Tanya has been organizing the US LLVM Developers’ meeting since 2008 and attended every developer meeting. She was the LLVM release manager for 3 years, moderates the LLVM mailing lists, and helps administer the LLVM infrastructure servers, mailing lists, bugzilla, etc. Tanya has also been on the program committee for the US LLVM Developers’ meeting (4 years) and the EuroLLVM Developers’ Meeting (1 year).


With the support of the initial board of directors, Tanya created the LLVM Foundation, defined its charitable and education mission, and worked to get 501(c)(3) status.


Tanya is the Chief Operating Officer and has served as the President of the LLVM Foundation board for the last 2 years.


Chris Lattner is well known as the founder for the LLVM project and has a lengthy history of technical contributions to the project over the years.  He drove much of the early implementation, architecture, and design of LLVM and Clang.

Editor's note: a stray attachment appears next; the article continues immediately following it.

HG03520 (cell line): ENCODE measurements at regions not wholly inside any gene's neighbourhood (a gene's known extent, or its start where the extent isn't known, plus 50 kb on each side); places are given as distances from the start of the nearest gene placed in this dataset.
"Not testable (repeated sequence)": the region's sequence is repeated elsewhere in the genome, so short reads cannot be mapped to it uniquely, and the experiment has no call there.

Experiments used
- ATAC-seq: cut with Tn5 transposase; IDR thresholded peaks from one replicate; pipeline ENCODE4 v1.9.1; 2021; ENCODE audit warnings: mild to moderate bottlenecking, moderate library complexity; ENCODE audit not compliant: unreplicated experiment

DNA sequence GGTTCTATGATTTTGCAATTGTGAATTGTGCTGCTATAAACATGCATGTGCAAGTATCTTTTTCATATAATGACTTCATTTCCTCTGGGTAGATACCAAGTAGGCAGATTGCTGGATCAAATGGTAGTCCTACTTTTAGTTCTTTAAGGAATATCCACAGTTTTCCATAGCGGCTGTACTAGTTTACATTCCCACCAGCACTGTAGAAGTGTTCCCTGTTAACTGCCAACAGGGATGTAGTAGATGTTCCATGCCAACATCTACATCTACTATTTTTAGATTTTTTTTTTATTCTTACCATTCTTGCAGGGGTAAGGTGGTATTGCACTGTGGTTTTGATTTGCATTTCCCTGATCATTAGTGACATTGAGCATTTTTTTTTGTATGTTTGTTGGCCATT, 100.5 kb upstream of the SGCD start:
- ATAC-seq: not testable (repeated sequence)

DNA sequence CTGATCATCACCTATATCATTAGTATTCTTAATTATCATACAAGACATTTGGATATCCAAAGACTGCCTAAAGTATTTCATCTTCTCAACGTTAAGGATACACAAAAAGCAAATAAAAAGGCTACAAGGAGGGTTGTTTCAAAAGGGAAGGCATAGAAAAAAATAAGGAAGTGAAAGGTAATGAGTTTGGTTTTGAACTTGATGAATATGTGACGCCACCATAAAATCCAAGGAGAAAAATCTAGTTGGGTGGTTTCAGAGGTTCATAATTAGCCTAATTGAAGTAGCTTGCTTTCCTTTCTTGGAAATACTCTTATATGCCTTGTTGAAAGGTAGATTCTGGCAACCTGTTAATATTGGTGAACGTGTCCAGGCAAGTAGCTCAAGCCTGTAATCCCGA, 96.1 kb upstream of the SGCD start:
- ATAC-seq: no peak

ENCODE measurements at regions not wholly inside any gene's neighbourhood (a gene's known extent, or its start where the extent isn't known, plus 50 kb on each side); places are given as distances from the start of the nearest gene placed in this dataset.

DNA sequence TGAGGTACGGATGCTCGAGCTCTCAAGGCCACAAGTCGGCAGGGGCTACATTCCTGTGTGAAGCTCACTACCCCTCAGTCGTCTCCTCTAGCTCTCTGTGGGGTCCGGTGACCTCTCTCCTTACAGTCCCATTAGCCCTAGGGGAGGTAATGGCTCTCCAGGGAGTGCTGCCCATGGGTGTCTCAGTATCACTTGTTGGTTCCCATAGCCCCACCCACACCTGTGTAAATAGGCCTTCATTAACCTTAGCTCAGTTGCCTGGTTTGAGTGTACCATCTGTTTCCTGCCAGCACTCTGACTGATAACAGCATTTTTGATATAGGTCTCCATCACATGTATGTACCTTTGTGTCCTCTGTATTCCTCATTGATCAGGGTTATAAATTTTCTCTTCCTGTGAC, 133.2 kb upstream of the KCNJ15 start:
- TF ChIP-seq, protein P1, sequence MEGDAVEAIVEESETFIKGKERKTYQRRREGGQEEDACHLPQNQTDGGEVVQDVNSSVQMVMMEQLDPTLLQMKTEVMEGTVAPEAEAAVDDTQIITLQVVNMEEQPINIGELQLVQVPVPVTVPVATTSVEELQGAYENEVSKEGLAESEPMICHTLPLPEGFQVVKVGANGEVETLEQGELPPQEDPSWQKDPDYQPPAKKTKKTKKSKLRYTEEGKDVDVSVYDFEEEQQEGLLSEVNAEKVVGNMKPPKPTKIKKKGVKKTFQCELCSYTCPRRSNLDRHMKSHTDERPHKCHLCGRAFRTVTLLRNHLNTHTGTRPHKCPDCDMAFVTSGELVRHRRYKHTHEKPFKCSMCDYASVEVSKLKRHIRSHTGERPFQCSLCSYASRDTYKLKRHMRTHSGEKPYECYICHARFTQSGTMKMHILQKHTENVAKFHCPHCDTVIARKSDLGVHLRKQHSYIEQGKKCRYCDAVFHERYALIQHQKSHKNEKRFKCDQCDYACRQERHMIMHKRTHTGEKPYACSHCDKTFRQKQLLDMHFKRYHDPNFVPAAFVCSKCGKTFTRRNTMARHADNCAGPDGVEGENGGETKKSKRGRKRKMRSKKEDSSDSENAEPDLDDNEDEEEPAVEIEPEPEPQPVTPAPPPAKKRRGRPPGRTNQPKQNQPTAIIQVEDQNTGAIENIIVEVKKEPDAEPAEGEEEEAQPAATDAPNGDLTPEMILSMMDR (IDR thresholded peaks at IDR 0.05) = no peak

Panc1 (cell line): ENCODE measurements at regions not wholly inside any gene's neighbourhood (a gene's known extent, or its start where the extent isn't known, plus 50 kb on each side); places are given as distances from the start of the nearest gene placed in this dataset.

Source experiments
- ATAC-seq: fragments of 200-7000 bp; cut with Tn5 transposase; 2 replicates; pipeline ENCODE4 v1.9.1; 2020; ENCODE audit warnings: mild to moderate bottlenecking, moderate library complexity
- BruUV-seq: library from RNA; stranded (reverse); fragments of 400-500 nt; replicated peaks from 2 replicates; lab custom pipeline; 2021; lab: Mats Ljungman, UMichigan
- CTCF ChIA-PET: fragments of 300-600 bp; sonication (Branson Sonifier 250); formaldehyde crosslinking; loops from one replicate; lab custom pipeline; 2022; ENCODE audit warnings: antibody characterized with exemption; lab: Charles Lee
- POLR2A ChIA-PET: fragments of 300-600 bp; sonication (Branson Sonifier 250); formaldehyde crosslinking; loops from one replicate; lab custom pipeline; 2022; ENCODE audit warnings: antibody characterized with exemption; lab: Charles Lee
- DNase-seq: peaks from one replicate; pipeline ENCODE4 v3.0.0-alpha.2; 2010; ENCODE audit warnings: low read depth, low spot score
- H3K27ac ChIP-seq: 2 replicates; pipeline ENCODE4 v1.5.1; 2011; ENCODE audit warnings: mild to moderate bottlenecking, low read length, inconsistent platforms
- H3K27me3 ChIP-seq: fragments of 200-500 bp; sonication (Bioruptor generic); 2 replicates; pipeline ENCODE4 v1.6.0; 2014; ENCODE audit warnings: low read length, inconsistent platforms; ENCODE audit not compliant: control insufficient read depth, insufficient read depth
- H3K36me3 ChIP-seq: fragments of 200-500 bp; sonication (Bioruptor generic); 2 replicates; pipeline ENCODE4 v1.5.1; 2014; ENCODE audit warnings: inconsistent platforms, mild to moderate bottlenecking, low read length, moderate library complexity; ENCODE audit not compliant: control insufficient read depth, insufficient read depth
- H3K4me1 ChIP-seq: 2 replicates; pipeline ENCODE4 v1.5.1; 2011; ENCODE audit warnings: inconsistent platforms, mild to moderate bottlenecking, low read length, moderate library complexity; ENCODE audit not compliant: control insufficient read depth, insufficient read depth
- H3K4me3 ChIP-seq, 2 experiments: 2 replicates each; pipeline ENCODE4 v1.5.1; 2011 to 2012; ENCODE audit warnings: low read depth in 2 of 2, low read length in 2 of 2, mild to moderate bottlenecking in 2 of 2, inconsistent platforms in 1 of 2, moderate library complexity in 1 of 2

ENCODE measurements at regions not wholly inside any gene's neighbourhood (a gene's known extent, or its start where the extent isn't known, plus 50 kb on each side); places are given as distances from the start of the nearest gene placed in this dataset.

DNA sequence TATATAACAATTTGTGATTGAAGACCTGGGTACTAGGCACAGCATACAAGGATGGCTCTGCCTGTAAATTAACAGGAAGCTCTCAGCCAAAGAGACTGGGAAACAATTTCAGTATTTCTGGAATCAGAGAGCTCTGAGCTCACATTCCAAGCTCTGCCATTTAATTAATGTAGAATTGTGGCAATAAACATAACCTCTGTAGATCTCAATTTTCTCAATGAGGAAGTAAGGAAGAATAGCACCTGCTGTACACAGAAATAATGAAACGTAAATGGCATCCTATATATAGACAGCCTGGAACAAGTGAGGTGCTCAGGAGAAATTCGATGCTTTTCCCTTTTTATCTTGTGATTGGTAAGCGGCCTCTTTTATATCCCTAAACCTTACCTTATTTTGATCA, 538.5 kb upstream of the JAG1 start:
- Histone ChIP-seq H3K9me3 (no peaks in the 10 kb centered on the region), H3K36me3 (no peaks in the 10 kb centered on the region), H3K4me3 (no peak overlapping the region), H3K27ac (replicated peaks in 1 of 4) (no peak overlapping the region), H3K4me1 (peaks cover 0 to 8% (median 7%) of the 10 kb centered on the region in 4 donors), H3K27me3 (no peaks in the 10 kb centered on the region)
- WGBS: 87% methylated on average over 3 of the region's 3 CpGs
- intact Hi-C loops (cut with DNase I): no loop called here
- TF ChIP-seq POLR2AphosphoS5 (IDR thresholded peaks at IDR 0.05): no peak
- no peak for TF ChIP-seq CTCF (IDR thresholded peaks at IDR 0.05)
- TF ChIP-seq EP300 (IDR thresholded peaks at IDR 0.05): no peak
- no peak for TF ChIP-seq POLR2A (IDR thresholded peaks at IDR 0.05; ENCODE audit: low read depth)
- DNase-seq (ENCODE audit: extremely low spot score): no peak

Chris has attended every LLVM Developers’ meeting, and presented at the majority. He helped drive the conception and incorporation of the LLVM Foundation, and has served as Secretary of the board for the last 2 years. Chris also grants commit access to the LLVM Project, moderates mailing lists, moderates and edits the LLVM blog, and drives important non-technical discussions and policy decisions related to the LLVM project.


Chris manages the Developer Tools department at Apple Inc and has served on the LLVM Foundation board of directors for the last 2 years.



John Regehr has been involved in LLVM for a number of years. As a professor of computer science at the University of Utah, his research specializes in compiler correctness and undefined behavior. He is well known within the LLVM community for the hundreds of bug reports his group has reported to LLVM/Clang.


John was a project lead for IOC, a Clang based integer overflow checker that eventually became the basis for the integer parts of UBSan. He was also the primary developer of C-Reduce which utilizes Clang as a library and is often used as a test case reducer for compiler issues.